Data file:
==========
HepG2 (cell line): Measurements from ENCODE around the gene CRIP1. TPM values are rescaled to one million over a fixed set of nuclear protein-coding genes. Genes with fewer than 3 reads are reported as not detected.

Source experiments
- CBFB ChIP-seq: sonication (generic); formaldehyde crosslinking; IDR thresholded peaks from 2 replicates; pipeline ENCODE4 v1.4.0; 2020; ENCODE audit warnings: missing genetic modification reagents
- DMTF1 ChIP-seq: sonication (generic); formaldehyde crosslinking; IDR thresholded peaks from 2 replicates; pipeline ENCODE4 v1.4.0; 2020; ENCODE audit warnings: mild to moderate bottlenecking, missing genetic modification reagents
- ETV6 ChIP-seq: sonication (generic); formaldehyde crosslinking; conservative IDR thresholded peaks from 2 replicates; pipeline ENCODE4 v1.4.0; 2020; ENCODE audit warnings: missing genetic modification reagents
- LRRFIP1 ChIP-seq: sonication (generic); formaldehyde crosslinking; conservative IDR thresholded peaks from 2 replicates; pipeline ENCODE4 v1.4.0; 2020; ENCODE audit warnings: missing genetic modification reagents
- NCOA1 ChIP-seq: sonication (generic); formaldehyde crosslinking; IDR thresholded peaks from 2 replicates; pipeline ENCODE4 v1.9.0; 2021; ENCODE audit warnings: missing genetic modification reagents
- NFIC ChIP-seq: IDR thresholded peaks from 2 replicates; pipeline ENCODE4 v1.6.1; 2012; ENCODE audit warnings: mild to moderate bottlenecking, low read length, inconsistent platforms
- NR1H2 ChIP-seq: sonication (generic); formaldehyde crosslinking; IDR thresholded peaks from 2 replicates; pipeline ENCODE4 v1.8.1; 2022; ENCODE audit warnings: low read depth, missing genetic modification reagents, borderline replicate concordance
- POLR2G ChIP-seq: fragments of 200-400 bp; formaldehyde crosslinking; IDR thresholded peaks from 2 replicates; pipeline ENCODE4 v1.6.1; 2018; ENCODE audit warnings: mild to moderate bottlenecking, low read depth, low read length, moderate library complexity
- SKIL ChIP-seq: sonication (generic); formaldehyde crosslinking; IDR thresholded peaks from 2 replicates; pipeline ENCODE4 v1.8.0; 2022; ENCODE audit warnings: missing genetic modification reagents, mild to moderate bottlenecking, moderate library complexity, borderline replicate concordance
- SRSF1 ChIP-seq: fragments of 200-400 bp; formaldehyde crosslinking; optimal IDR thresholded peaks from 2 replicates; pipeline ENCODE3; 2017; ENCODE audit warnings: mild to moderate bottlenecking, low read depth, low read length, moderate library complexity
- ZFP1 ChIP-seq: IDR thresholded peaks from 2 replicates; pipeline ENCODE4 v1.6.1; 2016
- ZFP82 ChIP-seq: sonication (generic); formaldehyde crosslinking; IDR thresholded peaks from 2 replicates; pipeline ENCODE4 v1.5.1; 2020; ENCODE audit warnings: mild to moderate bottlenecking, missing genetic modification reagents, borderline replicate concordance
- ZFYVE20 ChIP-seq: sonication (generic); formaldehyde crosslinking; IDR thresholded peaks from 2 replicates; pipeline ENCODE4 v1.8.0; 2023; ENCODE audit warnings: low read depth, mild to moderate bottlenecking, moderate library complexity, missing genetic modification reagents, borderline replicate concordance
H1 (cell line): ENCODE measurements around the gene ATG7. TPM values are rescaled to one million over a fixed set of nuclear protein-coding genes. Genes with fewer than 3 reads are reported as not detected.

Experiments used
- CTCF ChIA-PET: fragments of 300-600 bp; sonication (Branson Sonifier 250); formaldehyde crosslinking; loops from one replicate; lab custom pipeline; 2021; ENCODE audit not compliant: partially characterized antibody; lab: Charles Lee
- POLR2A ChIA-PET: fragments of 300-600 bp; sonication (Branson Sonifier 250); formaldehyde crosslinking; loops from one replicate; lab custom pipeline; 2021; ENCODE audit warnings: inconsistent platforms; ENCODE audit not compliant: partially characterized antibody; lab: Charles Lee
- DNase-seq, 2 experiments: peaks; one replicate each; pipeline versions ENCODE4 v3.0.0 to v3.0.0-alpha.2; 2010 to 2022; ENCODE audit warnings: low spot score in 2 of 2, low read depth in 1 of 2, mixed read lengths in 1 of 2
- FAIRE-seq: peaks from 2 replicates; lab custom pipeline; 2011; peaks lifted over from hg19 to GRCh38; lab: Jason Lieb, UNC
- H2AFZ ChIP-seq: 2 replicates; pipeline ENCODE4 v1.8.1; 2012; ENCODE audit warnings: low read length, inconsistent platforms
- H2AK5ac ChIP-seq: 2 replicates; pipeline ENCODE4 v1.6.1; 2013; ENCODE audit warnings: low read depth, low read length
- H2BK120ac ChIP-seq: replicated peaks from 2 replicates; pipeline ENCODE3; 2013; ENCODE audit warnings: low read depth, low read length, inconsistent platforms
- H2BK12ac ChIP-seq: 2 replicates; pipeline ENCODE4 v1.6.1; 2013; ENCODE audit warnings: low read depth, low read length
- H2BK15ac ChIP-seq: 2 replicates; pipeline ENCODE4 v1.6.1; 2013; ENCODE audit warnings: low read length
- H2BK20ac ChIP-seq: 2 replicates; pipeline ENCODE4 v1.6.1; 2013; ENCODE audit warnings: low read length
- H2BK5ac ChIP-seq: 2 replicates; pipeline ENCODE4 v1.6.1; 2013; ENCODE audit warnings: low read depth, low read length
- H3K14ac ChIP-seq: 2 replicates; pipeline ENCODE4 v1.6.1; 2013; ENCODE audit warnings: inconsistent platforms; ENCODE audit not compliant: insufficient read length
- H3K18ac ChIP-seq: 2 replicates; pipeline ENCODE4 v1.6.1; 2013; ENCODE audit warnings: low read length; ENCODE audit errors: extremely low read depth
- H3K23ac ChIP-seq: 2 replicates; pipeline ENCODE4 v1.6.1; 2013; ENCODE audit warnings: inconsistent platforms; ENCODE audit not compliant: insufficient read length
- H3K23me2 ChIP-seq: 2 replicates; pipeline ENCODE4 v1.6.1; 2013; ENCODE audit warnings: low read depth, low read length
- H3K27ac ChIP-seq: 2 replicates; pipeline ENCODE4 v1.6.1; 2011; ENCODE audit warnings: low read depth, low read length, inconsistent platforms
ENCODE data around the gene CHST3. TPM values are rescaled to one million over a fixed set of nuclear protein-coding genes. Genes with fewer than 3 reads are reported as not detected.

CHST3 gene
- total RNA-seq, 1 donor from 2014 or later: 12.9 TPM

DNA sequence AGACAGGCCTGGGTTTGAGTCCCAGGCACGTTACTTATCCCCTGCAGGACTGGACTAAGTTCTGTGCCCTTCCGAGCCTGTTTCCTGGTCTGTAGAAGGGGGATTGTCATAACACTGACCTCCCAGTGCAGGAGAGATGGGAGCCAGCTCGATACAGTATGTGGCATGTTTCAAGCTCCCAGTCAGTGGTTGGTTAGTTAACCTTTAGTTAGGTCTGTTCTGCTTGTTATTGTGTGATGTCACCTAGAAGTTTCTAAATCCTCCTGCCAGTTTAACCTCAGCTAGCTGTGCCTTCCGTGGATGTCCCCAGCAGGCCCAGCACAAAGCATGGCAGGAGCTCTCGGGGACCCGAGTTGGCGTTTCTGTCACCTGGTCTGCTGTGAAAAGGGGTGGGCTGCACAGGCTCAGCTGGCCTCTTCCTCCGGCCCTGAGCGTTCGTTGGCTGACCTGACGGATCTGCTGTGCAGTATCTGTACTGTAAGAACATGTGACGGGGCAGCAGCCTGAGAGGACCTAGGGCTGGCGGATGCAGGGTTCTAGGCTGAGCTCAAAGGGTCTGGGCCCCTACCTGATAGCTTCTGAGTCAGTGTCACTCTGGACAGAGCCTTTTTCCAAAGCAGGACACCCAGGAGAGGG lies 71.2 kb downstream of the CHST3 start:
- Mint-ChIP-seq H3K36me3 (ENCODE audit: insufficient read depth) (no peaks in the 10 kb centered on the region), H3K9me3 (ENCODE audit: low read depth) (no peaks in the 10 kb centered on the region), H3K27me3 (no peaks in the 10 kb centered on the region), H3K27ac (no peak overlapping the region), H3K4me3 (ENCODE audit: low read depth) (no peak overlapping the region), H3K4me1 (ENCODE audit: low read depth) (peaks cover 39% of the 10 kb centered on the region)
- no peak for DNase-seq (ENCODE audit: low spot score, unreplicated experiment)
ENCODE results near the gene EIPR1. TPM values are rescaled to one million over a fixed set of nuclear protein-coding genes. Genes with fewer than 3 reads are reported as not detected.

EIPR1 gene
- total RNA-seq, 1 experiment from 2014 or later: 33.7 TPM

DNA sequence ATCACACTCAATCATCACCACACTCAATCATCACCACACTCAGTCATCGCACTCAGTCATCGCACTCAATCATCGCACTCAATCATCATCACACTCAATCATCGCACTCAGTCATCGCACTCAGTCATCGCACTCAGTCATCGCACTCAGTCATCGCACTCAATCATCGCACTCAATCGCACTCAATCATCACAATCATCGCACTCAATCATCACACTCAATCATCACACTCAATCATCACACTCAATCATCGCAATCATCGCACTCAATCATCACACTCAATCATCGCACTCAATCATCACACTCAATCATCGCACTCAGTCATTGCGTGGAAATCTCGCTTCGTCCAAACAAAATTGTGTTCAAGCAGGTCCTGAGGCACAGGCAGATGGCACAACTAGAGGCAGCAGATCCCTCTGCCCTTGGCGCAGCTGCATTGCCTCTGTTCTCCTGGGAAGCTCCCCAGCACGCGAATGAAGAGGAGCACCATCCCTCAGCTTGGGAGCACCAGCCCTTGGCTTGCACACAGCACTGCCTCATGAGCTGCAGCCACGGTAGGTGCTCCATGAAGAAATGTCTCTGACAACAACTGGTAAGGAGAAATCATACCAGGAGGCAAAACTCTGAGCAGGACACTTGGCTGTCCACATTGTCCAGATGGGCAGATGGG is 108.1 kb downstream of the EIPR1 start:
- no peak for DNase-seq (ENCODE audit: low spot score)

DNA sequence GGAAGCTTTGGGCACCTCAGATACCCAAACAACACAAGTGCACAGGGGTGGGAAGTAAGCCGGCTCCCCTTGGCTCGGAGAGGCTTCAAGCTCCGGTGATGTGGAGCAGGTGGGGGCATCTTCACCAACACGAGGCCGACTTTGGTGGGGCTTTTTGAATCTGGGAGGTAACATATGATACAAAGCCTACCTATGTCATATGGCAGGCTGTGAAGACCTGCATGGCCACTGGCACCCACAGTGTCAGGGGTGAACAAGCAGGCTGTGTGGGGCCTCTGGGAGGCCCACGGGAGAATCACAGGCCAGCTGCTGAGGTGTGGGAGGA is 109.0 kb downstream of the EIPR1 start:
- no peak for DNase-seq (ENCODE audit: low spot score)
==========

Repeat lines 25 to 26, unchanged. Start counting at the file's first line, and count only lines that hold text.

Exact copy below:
- H2BK12ac ChIP-seq: 2 replicates; pipeline ENCODE4 v1.6.1; 2013; ENCODE audit warnings: low read depth, low read length
- H2BK15ac ChIP-seq: 2 replicates; pipeline ENCODE4 v1.6.1; 2013; ENCODE audit warnings: low read length